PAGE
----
DirkH’s review published on Letterboxd:
Seen in IMAX 3d
Finally. I finally got to see it and find out where I stand. And where I stand is with two big hairy feet smack dab in the middle of Middle Earth. And I love it there.
I have read The Hobbit a couple of times. It is a stunning piece of children's literature that has a light hearted tone and is a wonderful adventure story. Tolkien once wrote a sentence on a piece of paper: 'In a hole in the ground there lived a hobbit.'. This was not a conscious effort, but it intrigued him. Like everything he has written since he treated this sentence philologically. What does it mean? Where does it come from? What is its history? Tolkien treated his texts, both for The Hobbit and The Lord of the Rings as if they were translations of ancient tales. It is therefore that all his stories are riddled with runes, different languages and a rich historical backdrop. Once he finished The Hobbit he revisited it and rewrote the Riddles in the Dark chapter, where Bilbo meets Gollum and finds the Ring, so it would tie in better with his sequel The Lord of the Rings.
Peter Jackson has the same approach. He studied the text of the Lord of the Rings and tried to find out what it means, what the essence of it was so it could be transported to a completely different medium. And in that retelling he made choices, interpretations, translations if you will. And like Tolkien's revisit to that one chapter in the Hobbit, so Peter Jackson revisits the text of the Hobbit to make it fit in with his interpretation of the Trilogy that followed it. And I think he has done an astounding job. He hands us a pair of comfortable slippers, gives us a nice little prologue reminding us where we are an takes us on a wonderful journey once again.
Had this been a children's film I would have been confused as it was clear from the start that this would always be Jackson's interpretation of Tolkien's world. And he sees a world with a darkness in it. Jackson's Middle Earth is a place where the Orcs, Goblins, Trolls, Wargs are all just a bit more evil than in Tolkien's world. And I'm glad they are because it works better this way in this type of film.
This film captures the essence of high adventure so well it made its long running time flutter in an instant. It does not carry the gravitas of the Lord of the Rings in its story, but it does so in its characters, mainly in the shape of Thorin Oakenshield. What Jackson has done rather cleverly is give the dwarves far more personality than in the novel. They are a group that is easy to invest in and care for. And Thorin carries with him he rich history of his people, making his quest epic in its own right. Jackson made some changes here I have read many complaints about. Sure, if you're expecting a word for word cinematic translation, this film is awful. But that is not what Jackson's interpretation is. He has decided to focus on the characters, most notably the relationship between Thorin and Bilbo and to give Thorin's plight more meaning he has cleverly used several elements in the Hobbit and delved deeper into them to give them more meaning in the story. This is present in the shape of Azog the defiler. In the book he is mentioned as having died in a battle and his son seeks revenge later in the novel in an epic battle. Jackson has changed this to give Thorin's journey more urgency and leads to a fantastic climax. Wrong? If you're a purist, sure, if you're not it actually adds to the story a sense of purpose and excitement. Again and interpretation I really liked.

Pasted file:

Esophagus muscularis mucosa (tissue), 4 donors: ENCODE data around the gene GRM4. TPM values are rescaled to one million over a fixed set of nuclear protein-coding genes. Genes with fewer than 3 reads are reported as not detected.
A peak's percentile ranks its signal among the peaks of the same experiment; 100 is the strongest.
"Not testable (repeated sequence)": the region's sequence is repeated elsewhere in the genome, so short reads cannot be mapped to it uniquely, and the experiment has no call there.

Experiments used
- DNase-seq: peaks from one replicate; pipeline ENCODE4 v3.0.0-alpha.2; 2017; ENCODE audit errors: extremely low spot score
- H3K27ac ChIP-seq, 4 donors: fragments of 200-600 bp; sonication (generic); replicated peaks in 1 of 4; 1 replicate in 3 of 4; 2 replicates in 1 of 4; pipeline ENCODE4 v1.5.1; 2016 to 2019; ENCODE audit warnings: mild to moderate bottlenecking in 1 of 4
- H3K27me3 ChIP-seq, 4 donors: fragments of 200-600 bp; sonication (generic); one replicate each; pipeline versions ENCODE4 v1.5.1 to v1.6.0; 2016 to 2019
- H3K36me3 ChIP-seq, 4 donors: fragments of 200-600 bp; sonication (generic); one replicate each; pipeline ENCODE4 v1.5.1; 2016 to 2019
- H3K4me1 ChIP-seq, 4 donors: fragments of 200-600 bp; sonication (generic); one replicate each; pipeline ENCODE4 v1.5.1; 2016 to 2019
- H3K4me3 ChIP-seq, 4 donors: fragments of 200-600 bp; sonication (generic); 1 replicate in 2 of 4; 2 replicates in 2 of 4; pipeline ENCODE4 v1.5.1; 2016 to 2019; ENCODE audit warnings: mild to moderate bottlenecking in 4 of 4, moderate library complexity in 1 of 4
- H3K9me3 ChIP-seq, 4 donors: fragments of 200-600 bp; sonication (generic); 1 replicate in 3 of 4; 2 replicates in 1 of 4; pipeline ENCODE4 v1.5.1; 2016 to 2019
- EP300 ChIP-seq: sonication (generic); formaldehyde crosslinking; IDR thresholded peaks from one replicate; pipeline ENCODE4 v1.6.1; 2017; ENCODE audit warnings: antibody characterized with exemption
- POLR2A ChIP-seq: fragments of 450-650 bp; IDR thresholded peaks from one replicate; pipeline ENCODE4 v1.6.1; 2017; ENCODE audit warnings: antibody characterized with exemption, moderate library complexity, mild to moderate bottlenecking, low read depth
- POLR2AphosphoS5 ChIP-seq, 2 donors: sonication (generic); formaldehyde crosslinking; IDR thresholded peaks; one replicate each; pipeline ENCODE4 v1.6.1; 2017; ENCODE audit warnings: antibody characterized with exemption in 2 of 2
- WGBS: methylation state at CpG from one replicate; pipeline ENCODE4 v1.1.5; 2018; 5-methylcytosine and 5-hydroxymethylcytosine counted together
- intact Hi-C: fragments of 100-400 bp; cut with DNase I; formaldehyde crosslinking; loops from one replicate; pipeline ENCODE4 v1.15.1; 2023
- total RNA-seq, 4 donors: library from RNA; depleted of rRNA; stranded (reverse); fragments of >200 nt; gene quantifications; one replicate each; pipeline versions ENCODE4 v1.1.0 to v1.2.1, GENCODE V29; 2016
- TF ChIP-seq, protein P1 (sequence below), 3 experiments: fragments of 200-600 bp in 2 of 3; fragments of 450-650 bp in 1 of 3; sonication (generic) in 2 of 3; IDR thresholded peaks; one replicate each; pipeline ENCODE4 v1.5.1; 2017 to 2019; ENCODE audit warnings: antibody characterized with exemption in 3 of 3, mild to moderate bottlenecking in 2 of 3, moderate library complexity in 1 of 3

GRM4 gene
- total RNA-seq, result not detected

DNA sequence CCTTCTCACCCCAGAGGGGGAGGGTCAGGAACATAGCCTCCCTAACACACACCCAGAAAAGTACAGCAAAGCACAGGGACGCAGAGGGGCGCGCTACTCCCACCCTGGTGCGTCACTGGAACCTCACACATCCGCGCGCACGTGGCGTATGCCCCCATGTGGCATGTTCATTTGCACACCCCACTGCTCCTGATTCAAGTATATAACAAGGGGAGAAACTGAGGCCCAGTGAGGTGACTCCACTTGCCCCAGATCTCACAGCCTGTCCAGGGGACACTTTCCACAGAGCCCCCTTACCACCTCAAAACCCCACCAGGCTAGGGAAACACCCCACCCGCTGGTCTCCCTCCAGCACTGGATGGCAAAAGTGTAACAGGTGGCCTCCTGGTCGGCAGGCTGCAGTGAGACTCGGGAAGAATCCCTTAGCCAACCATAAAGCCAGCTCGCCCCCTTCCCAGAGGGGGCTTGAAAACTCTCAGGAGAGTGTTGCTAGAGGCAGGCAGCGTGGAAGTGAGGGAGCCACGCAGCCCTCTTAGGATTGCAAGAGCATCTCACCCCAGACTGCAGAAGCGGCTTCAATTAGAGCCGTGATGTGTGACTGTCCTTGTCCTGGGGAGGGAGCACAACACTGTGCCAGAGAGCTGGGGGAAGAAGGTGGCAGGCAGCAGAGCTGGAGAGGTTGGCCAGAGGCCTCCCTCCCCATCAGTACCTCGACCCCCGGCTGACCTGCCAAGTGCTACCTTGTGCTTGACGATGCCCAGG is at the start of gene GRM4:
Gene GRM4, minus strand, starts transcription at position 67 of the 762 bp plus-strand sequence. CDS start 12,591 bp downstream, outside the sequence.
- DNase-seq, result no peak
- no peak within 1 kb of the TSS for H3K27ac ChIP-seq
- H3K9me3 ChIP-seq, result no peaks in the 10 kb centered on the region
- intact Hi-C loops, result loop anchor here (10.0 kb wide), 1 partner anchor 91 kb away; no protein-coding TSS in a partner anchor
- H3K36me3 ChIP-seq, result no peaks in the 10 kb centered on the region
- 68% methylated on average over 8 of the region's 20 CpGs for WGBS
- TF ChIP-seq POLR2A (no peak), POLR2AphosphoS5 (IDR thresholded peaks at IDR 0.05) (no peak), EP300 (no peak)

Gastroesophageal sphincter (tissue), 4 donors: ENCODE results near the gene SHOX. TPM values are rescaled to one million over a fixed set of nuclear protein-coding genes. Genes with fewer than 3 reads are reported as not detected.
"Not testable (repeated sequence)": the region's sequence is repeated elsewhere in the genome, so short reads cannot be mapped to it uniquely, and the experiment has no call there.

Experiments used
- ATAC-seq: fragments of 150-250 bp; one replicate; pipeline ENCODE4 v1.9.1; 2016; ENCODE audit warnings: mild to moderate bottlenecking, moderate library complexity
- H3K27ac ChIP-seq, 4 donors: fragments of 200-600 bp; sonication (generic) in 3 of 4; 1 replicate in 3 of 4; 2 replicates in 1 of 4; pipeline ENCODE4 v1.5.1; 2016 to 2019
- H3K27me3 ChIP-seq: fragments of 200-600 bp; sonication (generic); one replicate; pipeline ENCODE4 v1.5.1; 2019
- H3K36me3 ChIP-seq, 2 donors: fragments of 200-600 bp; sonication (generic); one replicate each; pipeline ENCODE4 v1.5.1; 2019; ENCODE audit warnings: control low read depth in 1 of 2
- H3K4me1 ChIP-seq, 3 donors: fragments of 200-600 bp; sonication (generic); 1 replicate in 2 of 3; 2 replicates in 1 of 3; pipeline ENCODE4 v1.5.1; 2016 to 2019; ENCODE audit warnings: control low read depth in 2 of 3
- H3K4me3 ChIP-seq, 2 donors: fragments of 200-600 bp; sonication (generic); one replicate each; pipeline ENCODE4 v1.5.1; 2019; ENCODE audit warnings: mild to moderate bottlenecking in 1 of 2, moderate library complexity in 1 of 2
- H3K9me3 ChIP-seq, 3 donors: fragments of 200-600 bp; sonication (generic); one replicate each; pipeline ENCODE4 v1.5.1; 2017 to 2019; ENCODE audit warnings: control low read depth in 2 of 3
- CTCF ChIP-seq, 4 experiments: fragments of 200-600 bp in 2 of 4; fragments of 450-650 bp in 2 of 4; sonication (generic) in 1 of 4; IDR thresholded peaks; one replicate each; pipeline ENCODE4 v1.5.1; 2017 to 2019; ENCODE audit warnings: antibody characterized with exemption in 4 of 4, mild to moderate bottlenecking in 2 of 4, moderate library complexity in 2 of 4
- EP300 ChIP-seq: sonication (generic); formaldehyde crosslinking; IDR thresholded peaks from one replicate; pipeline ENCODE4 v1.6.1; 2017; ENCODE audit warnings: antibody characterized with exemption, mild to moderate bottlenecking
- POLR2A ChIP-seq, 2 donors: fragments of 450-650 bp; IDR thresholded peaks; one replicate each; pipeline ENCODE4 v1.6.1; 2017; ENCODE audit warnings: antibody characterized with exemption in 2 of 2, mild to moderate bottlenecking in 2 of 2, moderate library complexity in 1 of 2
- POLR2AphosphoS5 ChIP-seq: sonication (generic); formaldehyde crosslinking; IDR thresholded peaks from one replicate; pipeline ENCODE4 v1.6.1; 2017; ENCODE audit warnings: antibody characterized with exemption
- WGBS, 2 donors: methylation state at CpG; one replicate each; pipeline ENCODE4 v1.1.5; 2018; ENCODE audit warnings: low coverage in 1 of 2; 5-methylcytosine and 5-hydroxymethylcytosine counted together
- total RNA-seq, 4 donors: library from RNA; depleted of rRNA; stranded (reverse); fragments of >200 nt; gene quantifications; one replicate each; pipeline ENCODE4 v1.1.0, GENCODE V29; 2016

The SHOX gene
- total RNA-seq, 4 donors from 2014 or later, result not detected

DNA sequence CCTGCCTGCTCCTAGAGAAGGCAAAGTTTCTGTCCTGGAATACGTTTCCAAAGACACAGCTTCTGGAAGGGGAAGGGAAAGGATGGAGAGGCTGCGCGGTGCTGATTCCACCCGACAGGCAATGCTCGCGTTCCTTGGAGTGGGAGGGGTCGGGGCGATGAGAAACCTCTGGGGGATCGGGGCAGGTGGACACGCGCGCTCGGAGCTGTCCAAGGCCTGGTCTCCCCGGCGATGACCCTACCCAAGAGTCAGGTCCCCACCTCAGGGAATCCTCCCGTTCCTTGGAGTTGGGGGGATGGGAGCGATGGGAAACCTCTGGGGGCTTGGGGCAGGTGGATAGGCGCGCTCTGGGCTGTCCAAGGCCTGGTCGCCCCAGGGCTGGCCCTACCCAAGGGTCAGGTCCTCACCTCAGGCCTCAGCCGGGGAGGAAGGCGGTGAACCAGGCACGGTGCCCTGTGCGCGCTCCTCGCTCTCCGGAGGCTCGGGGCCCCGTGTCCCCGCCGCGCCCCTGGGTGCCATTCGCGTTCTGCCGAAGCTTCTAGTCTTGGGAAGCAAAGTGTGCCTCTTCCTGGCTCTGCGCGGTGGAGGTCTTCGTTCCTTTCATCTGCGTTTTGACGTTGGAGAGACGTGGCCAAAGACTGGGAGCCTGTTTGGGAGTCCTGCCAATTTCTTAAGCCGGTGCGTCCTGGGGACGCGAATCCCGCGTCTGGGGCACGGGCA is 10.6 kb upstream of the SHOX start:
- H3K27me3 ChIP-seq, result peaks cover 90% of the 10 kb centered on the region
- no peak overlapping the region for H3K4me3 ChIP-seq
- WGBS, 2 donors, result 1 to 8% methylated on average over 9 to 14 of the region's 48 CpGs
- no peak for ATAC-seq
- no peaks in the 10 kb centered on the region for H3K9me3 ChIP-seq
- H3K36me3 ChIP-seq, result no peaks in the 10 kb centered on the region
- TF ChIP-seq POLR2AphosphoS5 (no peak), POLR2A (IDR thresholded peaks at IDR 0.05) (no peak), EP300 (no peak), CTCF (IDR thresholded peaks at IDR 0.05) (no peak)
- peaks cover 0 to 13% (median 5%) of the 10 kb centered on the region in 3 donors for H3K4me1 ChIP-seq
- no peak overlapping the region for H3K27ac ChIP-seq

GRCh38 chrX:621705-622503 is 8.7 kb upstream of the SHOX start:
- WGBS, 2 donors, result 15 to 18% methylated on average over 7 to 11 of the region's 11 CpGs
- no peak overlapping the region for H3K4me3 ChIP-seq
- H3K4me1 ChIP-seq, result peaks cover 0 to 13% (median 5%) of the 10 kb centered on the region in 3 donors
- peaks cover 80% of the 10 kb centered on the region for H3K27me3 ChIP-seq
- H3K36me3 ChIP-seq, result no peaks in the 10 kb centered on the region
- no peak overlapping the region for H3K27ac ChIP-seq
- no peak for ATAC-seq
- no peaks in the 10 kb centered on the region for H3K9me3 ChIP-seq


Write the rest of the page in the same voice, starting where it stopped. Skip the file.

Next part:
Another example is the inclusion of the wizard Radagast. In the book he is fleetingly mentioned, but Jackson decides to give him an important function. See, throughout the novel there are hints given that a darkness is coming, something evil that is lurking in the shadows. Jackson has decided to give shape to these hints. We see Radagast exploring the forest, tending the sick animals and ultimately encountering the Necromancer at Dol Guldur. This, again, gives the story more urgency and gives the growing evil that culminates in the Lord of the Rings a firmer foothold here.
There are more of these changes around, I'll spare you the rest and summarize. Jackson has taken liberties with this story, he has used his artistic freedom to tweak and reshape the story so that it would fit into his interpretation of the source material. He has every right to do so and the main reason why I don't mind is one thing. Passion. This man is passionate about what he does and about the material. Some accuse him of doing it for the money and milking the franchise, but I passionately disagree. He, and his team of screenwriters, know this material so well and capture the essence of it with confidence and I just cannot fault that in an artist. Some call it butchery, some call it pompous greed, I call it passion and conviction. I don’t have the arrogance to claim that my assessment is right in any way shape or form, but I do know how I experienced this fantastic adventure. To each his own and all that.
I have read many complaints about the running time and the pacing, none of which I share. The minutes flew by for me and I felt that the plot was paced beautifully, culminating in a final 45 minutes or so that had me captivated completely due to the sheer scope and beauty of the action I was witnessing. Visually this film is unrivalled, it is a thing of sheer beauty. The crispness of the colour palette, the creature design, Gollum, everything looks stunning. I loved Freeman in his role. Many say he just does what he always does and they’re probably right. But that only means that he was meant to play Bilbo, because his mannerisms fit a Hobbit to a tee.
I know there are many things to come in this story; the spiders of Mirkwood, Smaug, the Battle of Five Armies. So, yeah, I cannot wait to go there and back again a couple of times more.